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Poop In My Hand and Other Tales From the Hot Mamas

A few weeks into my first motherhood gig, a friend of mine called to check in on me. I was holding the phone with one hand and cradling my weeks old baby boy in my other arm. My friend was half-way through a thought when I screamed.

“Hilary? What’s wrong? Are you okay?” Concern riddle her voice.

“He pooped in my hand. I have . . . poop in my hand.”

The little pooper

Her own baby girl arrived about 8 months later. We’ve survived motherhood together along with three other women who all had babies the same year. Over the course of time, we added a few more mothers to our tribe. My friend’s husband once called us the “Hot Mamas” and it stuck.

Our kids don’t go to the same school. Not all of us go to the same church anymore. Some of us are closer than others, but we all have a history. One of these women was the first after my mother to arrive at the hospital ER after I was in a major car accident. We’ve planned baby showers and delivered post-baby meals to each other. We’ve babysat each other’s kids and provided parenting advice and consolation. We’ve celebrated career milestones and mourned through the death of parents and grandparents. For somewhere around twelve years we met monthly to play a dice game called bunco.

We did life together.

I'm sorry not everyone is in this one, but it's the only picture I could find.

A year ago my family moved an hour and a half away and COVID stole our ability to get together in a group. I miss these women more than they can imagine. I’m probably driving them nuts with my texts just to check-in. And I’m already trying to convince them to plan a girls bunco retreat when COVID goes away. I might have researched cabin rentals.

I hit a wall a couple of weeks ago. I had an in-person business meeting outside of my house (a rarity these days) and really wanted to plan lunch with a friend while I was out. But I didn’t have anyone to call. In that moment all I could think was, “I miss my friends who know where the bodies are buried.”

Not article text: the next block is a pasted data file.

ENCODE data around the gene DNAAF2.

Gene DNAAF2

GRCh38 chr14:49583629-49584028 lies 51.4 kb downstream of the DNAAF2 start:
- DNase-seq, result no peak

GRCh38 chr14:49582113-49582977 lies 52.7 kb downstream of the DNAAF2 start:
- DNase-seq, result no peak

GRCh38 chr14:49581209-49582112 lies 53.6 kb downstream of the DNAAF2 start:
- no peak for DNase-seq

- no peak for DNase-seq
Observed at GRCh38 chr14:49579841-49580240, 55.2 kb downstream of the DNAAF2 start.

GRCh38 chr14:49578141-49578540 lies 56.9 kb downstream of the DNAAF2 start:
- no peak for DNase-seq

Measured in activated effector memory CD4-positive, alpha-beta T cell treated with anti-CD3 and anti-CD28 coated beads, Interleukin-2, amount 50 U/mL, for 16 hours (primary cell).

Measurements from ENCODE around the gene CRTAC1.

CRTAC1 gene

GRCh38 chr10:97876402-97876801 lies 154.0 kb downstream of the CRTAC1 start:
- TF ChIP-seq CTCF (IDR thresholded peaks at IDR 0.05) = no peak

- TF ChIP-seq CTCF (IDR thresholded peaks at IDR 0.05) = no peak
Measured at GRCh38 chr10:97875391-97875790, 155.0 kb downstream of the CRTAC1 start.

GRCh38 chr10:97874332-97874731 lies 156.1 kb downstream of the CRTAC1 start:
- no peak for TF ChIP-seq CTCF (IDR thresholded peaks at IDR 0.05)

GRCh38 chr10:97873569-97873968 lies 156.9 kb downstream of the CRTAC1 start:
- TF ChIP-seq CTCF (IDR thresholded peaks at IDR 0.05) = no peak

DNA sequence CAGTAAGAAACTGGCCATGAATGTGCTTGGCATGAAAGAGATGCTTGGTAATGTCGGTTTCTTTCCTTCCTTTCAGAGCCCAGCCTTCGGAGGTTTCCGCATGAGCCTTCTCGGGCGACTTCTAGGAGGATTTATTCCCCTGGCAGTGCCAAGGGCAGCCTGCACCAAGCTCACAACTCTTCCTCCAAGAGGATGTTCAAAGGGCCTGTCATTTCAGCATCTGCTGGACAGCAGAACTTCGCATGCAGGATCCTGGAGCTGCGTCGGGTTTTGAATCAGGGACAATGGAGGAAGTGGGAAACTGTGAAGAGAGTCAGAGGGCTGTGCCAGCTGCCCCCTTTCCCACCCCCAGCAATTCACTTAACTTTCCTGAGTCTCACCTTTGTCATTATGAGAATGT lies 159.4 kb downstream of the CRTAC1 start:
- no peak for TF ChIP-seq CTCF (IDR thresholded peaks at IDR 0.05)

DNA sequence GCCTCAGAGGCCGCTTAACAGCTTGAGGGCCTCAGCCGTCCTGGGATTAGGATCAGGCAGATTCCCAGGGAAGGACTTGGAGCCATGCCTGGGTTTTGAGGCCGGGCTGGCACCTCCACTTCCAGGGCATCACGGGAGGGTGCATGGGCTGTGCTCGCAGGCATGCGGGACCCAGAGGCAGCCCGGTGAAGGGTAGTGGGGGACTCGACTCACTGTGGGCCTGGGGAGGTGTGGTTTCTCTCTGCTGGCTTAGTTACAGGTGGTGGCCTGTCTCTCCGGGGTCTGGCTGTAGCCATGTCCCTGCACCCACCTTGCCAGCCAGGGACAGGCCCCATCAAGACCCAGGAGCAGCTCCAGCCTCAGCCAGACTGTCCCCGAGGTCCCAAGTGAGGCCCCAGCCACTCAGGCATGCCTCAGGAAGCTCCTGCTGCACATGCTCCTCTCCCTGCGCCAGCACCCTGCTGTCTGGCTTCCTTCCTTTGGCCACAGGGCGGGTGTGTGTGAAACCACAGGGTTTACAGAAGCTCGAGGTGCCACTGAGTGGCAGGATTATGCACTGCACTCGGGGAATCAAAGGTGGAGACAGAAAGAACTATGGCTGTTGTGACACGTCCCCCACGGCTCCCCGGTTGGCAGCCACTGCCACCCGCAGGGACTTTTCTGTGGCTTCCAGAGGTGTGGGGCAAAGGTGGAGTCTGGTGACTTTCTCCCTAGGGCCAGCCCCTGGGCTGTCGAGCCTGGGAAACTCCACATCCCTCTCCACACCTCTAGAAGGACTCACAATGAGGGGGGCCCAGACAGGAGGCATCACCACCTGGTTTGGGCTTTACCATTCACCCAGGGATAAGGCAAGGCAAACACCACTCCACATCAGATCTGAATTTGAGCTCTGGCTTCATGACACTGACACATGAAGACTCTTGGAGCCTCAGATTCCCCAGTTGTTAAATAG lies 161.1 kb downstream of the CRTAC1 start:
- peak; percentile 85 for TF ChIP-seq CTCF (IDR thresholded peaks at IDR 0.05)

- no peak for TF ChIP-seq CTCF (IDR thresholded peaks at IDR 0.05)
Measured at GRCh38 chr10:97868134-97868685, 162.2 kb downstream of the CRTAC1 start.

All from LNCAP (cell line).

You know those friends. The ones who know your history because they’ve lived a good bit of it with you. Many times I didn’t think I had a “tribe” like you read about on social media. Then I moved. The gap left by these women is huge.

God has blessed us with some new friends here. It’s different figuring out these new relationships, especially in this socially distanced reality. I’m reminded it takes an investment of time to build real, true friendships.

I’ll not forget when one of the hot mamas confided some of her struggles in me for the first time. At that moment, I understood what it took for her to be transparent with me and how much she valued our friendship and trusted me to talk so openly to me. We had known each other for over a year before she felt that comfortable.

I’ll get there with some of the women I’m building relationships with here. But that’s the point, it’s about building. While the move has affected relationship building, COVID has done even more damage. We’re all afraid to get together. Sometimes that’s a healthy fear. It’s keeping some of us alive, but it’s doing relationship damage I’m not sure will ever be fully repaired.

Maybe the point of all my rambling here is this:

To my Hot Mamas, I miss you all so much. Thanks for putting up with my random texts.

To my new friends, please forgive me for being awkward and weird. If you like awkward and weird, let’s do lunch. I won’t tell you where all the bodies are buried the first time we eat together. Promise.

To all the rest of you, call your friends. Text them. Check on them. Send them a crazy meme or gif. Invite them dinner or lunch even if you have to eat six feet apart on your patio. Don’t let COVID steal your friendships. It’s taken too much from us already.

PS--One more note to my Hot Mamas, y’all were scared I was going to tell where your bodies were buried, weren’t you?


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